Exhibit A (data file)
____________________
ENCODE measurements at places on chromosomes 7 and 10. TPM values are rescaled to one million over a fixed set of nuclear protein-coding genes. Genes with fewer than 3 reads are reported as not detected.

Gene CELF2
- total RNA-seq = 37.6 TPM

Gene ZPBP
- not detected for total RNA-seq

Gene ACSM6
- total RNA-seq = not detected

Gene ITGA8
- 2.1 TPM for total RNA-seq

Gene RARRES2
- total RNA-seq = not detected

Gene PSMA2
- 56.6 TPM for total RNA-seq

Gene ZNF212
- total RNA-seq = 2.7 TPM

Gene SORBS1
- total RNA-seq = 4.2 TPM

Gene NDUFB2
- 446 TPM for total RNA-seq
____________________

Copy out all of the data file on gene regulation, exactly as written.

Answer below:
ENCODE measurements at places on chromosomes 7 and 10. TPM values are rescaled to one million over a fixed set of nuclear protein-coding genes. Genes with fewer than 3 reads are reported as not detected.

Gene CELF2
- total RNA-seq = 37.6 TPM

Gene ZPBP
- not detected for total RNA-seq

Gene ACSM6
- total RNA-seq = not detected

Gene ITGA8
- 2.1 TPM for total RNA-seq

Gene RARRES2
- total RNA-seq = not detected

Gene PSMA2
- 56.6 TPM for total RNA-seq

Gene ZNF212
- total RNA-seq = 2.7 TPM

Gene SORBS1
- total RNA-seq = 4.2 TPM

Gene NDUFB2
- 446 TPM for total RNA-seq